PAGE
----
But these protections should only be against the government. It is the government which has no right under the Constitution to prevent anyone from speaking, whether it is directly, through force, or indirectly, through laws laws that regulate speech in various ways through regulating the media. If I don’t like what someone says, I don’t have to listen to them. If I don’t like what a talk show host says, I don’t have to tune in, and I don’t have to positively respond to their advertisers. That is my right. But the government does not have the right to prevent anyone from speaking. It does not have the right to shut down any T.V. or radio station for what anyone says on it. It does not have the right to prevent any book from being published. It does not have a right to silence speakers. Those who want to silence others do not themselves have anything positive to offer in rebuttal. And if their ideas are not finding a voice, it is because nobody wants to listen.

And that is the bottom line, isn’t it? Why else would you adopt strong-arm bullying tactics? You don’t need to force your opposition to stop speaking if you have a stronger argument. When you have to resort to force in face of someone else’s argument, that is a tacit admission that your argument is weak to the point of failure. You know you don’t have a leg to stand on, so you lash out. This is true if the argument is from the Left or the Right, from conservatives or progressives.

A Few Thoughts on Economics

In order to have a living complex system, which means that grows at an exponential rate, you have to have a few attributes. 1) You have to have a sufficient density of entities in the system; 2) they have to be able to interact freely to create rules that allow for complex interactions; 3) there must be a hierarchy of complex subsystems within the system as a whole that are themselves capable of freely creating their own rules of behavior. All of which means that 4) there must be a reduction of top-down control, meaning a reduction of dominance of one particular subsystem in the system as a whole.

An understanding of how one gets the creation of complex systems with emergent properties of behavior (Adam Smith’s “Invisible Hand”) would go a long way to helping one to understand growth in general, and economic growth in particular.

I’ve noticed in conversations with people that economic thinking is counter-intuitive, but if you can get the person to actually listen to the explanation, they end up with no choice but to agree with you. We seem to have evolved to understand the world in ways that are counter-intuitive to both quantum physics and economics. The former for reasons of dealing with macroscopic reality; the latter for reasons of having evolved in small social groups. Truly economic systems evolved only in the last few thousand years, and we have not had time to evolve to them. Economic systems are complex systems with emergent properties, and we do not always fully understand such systems on an intuitive level. However, people can be educated to understand the nature of complex systems in general, and economic systems in particular — and that is what we really need to work to do. Precisely because, though correct, economic thinking is counter-intuitive.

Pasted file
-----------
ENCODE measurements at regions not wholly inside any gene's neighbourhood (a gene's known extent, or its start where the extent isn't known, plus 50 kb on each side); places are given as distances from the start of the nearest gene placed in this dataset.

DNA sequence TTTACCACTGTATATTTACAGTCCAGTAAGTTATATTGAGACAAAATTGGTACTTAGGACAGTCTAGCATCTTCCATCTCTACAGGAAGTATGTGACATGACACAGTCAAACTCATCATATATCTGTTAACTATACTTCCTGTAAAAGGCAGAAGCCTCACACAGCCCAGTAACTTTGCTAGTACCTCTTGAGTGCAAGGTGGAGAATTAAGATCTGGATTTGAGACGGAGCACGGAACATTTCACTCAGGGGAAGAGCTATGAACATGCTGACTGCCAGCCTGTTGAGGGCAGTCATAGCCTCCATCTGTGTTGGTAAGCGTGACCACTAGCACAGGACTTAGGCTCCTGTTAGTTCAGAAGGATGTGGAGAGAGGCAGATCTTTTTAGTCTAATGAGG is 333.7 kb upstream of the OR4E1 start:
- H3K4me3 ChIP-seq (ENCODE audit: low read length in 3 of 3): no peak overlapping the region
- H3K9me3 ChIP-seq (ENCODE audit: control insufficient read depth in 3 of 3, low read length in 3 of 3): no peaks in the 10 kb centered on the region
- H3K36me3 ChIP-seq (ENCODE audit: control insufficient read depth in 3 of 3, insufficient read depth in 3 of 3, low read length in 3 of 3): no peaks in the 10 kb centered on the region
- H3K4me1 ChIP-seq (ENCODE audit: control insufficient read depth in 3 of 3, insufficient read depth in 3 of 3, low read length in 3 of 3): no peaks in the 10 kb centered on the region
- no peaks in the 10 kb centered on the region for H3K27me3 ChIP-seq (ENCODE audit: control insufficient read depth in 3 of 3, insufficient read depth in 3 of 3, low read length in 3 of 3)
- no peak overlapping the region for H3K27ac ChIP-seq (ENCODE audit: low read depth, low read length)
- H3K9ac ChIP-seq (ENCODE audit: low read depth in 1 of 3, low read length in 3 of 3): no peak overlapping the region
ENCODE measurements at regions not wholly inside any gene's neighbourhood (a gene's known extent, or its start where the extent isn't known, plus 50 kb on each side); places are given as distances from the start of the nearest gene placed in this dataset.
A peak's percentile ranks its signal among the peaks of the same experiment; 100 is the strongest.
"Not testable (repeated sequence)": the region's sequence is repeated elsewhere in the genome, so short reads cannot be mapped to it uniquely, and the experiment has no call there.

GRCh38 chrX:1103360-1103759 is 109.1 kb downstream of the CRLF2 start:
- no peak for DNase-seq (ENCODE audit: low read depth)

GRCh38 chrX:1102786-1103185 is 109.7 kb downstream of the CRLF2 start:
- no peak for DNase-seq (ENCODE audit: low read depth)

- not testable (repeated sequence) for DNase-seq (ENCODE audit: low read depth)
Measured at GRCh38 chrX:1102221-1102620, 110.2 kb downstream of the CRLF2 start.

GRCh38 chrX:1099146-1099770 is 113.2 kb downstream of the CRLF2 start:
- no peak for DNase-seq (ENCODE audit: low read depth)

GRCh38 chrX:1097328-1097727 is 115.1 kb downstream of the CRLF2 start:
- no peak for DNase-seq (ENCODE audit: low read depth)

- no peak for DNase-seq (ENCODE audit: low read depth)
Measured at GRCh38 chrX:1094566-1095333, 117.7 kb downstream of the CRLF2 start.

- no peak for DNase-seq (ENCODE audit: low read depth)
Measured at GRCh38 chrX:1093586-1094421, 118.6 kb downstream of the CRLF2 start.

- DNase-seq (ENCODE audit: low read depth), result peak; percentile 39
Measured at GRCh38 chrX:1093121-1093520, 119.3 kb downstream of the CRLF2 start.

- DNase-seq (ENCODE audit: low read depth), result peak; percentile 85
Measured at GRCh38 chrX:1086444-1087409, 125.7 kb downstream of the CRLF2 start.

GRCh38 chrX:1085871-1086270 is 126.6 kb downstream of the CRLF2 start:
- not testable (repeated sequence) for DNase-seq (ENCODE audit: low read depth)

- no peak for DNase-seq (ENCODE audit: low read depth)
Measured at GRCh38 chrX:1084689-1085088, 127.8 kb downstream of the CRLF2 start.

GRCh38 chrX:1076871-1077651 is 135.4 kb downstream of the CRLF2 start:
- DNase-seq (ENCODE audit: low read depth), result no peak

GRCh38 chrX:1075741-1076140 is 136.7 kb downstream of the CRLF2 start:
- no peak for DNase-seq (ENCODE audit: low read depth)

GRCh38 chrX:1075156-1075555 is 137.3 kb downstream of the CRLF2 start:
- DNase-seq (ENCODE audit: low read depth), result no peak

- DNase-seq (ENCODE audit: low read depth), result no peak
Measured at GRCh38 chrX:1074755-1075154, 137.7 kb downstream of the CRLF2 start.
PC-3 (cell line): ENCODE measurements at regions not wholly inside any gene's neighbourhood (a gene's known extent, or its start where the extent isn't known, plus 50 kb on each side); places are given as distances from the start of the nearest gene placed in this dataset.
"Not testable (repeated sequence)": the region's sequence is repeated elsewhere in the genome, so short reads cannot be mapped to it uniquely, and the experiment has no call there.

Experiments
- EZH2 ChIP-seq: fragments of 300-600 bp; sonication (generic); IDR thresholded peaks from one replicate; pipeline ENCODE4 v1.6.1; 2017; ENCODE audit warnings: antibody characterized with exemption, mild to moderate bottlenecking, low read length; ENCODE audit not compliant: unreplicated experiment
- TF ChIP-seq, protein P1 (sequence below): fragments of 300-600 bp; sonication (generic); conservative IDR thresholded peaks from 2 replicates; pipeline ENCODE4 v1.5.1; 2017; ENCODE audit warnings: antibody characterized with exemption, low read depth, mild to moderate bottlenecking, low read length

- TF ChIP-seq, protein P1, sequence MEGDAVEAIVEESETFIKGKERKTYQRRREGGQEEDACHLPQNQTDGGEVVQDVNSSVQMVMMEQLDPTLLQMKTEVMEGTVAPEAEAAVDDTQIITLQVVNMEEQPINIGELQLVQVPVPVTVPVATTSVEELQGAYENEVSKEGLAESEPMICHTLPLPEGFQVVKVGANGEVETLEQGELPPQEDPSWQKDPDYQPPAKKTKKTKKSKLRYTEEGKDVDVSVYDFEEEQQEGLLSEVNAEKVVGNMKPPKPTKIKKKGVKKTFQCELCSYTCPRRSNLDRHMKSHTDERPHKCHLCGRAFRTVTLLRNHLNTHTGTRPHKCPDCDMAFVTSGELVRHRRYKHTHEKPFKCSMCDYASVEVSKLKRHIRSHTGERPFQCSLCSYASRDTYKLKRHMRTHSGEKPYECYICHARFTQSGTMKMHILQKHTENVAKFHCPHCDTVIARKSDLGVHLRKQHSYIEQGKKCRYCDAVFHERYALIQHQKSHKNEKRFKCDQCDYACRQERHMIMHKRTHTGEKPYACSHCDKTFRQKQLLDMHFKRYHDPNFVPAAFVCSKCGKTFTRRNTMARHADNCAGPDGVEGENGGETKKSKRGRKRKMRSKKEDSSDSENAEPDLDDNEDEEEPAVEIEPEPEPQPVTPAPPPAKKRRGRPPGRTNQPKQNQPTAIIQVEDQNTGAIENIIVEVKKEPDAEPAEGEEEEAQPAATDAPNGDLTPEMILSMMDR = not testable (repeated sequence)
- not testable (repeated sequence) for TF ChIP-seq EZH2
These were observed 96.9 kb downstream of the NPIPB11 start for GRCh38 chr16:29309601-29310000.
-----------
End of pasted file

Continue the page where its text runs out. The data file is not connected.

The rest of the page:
Zero Sum Games

In a free economy everyone has the opportunity to get better because the economy is a non-zero-sum game.

Most people in developing nations would rather be poor in the U.S. than middle classed in their own countries. And it’s because the working poor have it better off here than do most people (except the ruling elite, of course) in developing nations.

Certainly the U.S. isn’t perfect, and it doesn’t have as free an economy as it could and should have, but its relative freedom allows for a positive-sum economy that makes it possible for all boats to rise. I don’t particularly care if other boats rise faster, either, as that sort of “fairness,” or egalitarianism, only pushes the economy toward increasing zero-sumness.

The point is, in a free economy, I am not hurt in any way, shape, or form if there are others who have more than I do, because they are not taking anything from me in a positive sum game. Their wealth does not impoverish me. To complain about someone else’s wealth is like complaining about someone else being ethical, as though their being good somehow prevented me from being good. The first attitude resulted in the gulag, and the second attitude resulted in the attacks by the Islamic terrorists on 9-11.

The bottom line is that the belief in a zero-sum world has resulted in a lot of deaths, and will continue to do so until we recognize that the world isn’t a zero-sum game, and never has been, and never will be.